Among the backup materials that AFP relies upon for this claim are articles that show health care premiums spiking for some, particularly those who had low-cost catastrophic coverage plans. Many of those stories were based on a Manhattan Institute Report that showed how rates were expected to climb.
Again, some more context would be useful.
The first thing to know is that insurance rates are going up largely because insurers are being required to provide a higher level of service. According to Healthcare.gov, there are 10 "essential" services that health plans must cover: ambulatory patient services, emergency services, hospitalization, maternity and newborn care, mental health and substance use disorder services, including behavioral health treatment, prescription drugs, rehabilitative and habilitative services and devices, laboratory services, preventive and wellness services and chronic disease management and pediatric services, including oral and vision care.
The idea that single men would need to have coverage for "maternity and newborn care" recently got a great deal of focus during a congressional hearing.
Not cited by AFP, but helpful to their case, is a loophole noted by Kaiser Health News and The Wall Street Journal, some "large employers" could get around penalties in the law by offering "skinny" plans. These plans would cover just what the ACA requires and nothing beyond that. However, a key paragraph from that Wall Street Journal story reads, "It is unclear how many employers will adopt the strategy, but a handful of companies have signed on, and an industry is sprouting around the tactic. More than a dozen brokers and benefit administrators in 10 states said they were discussing the strategy with their clients." So, it's less than clear whether "millions" will actually be impacted by this.
As for the "paying more" side of the claim, both PolitiFact and FactCheck.org have looked at claims that rely on the Manhattan Institute study. It's important to know that study does not fully take into account subsidies available to many people on the exchanges. So, not everyone is going to experience the full force of whatever the cost increases turn out to be.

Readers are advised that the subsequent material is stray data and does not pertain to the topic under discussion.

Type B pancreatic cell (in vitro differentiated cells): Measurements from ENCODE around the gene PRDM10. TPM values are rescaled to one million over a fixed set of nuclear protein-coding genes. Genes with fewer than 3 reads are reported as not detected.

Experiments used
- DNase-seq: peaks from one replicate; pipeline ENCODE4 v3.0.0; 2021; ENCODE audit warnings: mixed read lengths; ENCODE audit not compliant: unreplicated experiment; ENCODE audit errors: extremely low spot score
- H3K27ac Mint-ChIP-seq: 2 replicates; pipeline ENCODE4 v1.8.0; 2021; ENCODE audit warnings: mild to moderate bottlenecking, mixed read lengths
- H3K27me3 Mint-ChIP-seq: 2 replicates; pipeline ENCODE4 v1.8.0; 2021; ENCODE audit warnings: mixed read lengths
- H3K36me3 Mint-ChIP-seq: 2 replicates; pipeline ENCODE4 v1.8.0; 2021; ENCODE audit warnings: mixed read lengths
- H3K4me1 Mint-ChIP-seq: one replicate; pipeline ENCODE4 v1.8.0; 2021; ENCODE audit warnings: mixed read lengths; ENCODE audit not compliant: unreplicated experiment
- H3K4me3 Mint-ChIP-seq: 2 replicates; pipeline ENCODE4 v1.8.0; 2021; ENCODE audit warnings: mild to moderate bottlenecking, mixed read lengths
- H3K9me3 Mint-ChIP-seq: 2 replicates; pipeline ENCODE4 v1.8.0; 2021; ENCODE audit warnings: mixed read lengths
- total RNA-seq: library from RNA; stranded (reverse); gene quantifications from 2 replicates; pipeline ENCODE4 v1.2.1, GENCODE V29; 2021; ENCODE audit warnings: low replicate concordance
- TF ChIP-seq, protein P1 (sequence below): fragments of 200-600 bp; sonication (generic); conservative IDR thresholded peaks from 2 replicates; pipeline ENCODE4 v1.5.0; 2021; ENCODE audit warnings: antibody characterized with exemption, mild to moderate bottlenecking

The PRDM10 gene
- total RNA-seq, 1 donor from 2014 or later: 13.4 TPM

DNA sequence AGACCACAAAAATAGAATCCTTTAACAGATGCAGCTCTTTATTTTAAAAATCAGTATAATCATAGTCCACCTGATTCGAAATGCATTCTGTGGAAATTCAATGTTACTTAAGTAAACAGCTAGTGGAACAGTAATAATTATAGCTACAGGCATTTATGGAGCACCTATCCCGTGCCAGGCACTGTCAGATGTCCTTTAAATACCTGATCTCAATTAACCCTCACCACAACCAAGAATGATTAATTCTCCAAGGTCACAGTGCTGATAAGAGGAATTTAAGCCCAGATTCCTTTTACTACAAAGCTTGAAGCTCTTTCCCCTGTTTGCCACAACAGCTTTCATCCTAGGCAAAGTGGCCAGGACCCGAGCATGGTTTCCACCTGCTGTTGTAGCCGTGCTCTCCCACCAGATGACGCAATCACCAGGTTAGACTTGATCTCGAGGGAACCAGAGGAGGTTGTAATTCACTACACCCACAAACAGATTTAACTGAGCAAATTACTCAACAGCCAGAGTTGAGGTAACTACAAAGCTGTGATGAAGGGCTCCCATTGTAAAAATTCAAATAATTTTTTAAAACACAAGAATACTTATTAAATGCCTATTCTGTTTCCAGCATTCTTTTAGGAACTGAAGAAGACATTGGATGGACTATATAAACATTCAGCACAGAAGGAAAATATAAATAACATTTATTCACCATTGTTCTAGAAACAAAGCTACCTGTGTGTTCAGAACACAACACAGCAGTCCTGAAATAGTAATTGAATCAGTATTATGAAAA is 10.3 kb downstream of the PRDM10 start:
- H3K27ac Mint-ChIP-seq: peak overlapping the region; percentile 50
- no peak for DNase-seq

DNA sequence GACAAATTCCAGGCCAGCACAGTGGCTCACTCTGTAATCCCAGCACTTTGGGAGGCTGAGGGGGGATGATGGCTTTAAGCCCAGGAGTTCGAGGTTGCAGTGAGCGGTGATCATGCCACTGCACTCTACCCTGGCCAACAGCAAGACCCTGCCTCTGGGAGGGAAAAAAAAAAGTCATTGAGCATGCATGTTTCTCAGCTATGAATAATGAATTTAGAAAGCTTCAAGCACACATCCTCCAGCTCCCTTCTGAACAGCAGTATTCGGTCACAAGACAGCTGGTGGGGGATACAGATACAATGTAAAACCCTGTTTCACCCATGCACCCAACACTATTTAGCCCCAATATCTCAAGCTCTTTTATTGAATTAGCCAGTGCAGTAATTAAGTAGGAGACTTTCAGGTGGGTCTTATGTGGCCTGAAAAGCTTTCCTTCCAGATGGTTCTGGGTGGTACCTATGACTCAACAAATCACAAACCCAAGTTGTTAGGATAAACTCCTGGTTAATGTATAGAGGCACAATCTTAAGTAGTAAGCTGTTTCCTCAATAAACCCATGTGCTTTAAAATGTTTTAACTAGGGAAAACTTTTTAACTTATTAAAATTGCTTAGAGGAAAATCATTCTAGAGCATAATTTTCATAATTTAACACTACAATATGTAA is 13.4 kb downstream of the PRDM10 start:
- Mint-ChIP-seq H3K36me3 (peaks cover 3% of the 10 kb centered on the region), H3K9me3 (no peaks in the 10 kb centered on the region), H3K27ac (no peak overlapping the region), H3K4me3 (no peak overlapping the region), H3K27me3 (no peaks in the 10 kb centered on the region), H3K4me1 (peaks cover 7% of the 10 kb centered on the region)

As FactCheck.org notes, the study looks at the cheapest rates available before the ACA passed and compares them with the cheapest rates on the exchange.
"The institute didn’t adjust the level of benefits or coverage of these plans," the fact-checking site wrote. "As we’ve said before, the law requires certain minimum benefits, which many individual market plans don’t meet. Not everyone will take advantage of, or welcome, those expanded benefits, of course, and the study was looking only at the cheapest plans available on the market before and after these regulations kicked in and the exchanges opened."
Still, the fact-checking sites concur that the Manhattan Institute doesn't compare "apples-to-apples" and doesn't allow people to see the true impact of the cost, since it can't account for subsidies.
Is the claim true? Certainly, some people will pay more for health insurance, but for the large percentage of those people, if they see a rate increase, it will be because their new plans cover more services.
Overall: is the ad accurate?
It seems a little bit early to conclude "Obamacare doesn't work. It just doesn't work." The Affordable Care Act certainly has had a rough roll-out, but it doesn't fully go into effect until early next year.
However, unlike AFP's first ad of the campaign, this one has firmer footing rooted in reports that have examined the law. The factual problems with this ad are issues of context and emphasis. It should come as no surprise that AFP, which has been a vocal and persistent opponent of the Affordable Care Act and its backers, paints the worst possible picture of the measure.
As with Obama's pledge that those who liked their health care would be able to keep it or Rubio's certainty that people would lose access to their doctors, sweeping one-line phrases about a massive piece of legislation are rarely going to turn out to be completely accurate, whether those statements are promoting the bill or seeking to cast it in a negative light.
In this case, none of the statements in this ad are absolutely false, but it by no means tells the whole story, and viewers could be misled if they seek no further information.